BROWNSVILLE — In his office at Gladys Porter Zoo, Curator of Conservation Programs Jaime Peña said that 33 years ago, only 702 Kemp’s ridley sea turtles were found on the beach of Rancho Nuevo in Tamaulipas, Mexico.
The 30-kilometer stretch is the largest nesting ground for the critically endangered species.
Peña then brought up a photo on his computer screen that captured a segment of the more than 8,000 female Kemp’s ridley sea turtles that made their way to the sand during the arribada, or nesting event, May 26.
There were more turtles in the photo than were on the entire beach in 1985, he said — a testament to the progress of conservation efforts.
“The reason we’re going to let the people know what it is that the zoo is doing to save a species,” he said.
Peña is one of five Gladys Porter Zoo staff members traveling today to Rancho Nuevo as part of a binational conservation project that is marking its 40th year. The zoo has been the U.S. administrator of the project since 1981, he said, though its involvement in protecting Kemp’s ridley nests in that region goes back another nine years. Its partners are the Comisión Nacional de Áreas Naturales Protegidas and the state of Tamaulipas.
“The outlook is good,” he said. “We can be cautiously optimistic. A lot of people are more aware of what’s going on, and (that) to conserve species other than our own benefits the planet.”
At least 80 percent of Kemp’s ridley nests are on the Rancho Nuevo beach. Peña said conservationists’ aim is to monitor the beach, pick up the eggs that are laid and build nests with protective corrals. They’re hoping this year yields 10,000 nests, which would mean 350,000 to 500,000 baby turtles would make their way to the Gulf of Mexico.
Given the major nesting event that took place April 14, he said, it’s likely zoo staff will be present to see the hatchlings emerge. Peak nesting season is the last two weeks of May and first two weeks of June, he added.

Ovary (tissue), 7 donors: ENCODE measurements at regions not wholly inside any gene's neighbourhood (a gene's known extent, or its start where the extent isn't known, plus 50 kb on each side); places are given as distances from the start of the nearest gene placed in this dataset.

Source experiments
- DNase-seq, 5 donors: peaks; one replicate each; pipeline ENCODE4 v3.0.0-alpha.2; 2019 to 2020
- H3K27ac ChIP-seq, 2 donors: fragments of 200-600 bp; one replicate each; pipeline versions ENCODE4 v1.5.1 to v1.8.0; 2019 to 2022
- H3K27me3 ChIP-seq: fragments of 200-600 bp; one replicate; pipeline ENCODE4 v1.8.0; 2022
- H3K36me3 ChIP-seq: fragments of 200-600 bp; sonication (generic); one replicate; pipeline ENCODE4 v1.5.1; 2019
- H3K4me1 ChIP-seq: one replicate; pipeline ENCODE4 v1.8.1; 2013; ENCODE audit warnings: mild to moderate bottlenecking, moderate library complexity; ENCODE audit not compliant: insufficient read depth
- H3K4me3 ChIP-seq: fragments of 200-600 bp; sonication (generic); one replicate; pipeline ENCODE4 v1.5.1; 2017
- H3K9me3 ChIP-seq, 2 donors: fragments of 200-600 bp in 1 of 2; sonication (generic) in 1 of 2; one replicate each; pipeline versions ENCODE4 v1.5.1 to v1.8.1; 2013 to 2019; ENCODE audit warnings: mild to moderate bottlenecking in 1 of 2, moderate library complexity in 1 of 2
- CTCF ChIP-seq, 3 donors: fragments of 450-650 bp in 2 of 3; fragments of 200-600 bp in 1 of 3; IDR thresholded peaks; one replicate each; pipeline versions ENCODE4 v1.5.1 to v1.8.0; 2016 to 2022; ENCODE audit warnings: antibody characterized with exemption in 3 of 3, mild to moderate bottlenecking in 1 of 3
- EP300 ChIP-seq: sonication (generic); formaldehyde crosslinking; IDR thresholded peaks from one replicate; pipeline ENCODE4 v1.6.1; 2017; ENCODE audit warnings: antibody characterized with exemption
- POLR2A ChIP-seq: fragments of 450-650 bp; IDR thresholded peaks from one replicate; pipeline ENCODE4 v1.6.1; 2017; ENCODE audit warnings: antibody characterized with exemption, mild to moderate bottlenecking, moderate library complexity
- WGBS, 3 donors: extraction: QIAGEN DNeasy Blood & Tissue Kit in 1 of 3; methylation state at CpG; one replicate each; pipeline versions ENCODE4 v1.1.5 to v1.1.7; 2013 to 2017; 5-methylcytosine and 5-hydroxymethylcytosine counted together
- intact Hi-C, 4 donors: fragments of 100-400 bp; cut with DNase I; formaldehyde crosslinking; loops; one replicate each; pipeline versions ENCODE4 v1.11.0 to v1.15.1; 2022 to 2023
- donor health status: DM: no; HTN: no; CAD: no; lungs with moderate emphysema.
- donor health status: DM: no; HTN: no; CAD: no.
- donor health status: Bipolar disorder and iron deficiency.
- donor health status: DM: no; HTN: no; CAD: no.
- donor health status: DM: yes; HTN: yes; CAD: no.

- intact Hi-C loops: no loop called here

Poaching is no longer the threat it once was to Kemp’s ridley nests during the 1960s, Peña said, though they still face high tides, storms and natural predators.
The turtles’ status also has been impacted by pollution in the Gulf, climate change and the decline of blue crabs, one of its food sources, he said.
“Weather patterns have changed too fast for any species to adapt to,” Peña said.
Kemp’s ridley sea turtles are an important part of the Gulf, he said. Just as vultures, while not exactly cuddly, help keep the landscape clean, Kemp’s ridley do the same under water as scavengers. Without them, Peña said, the Gulf would be a dirtier, smellier place.
“One less species makes the planet a little uglier,” he said. “They make our lives better.”
But conservationists have made strides in educating the public about the need to protect turtle nests. Last week, a tourist who discovered a Kemp’s ridley nest on Boca Chica beach alerted Sea Turtle Inc., he said.
“We had done a good job educating the public, so they knew when the turtles are coming,” he said. “We’ve been getting a lot of help from the community.”
The zoo will hold its 8th annual YappoPalooza Sea Turtle Festival, which supports conservation efforts, on June 23.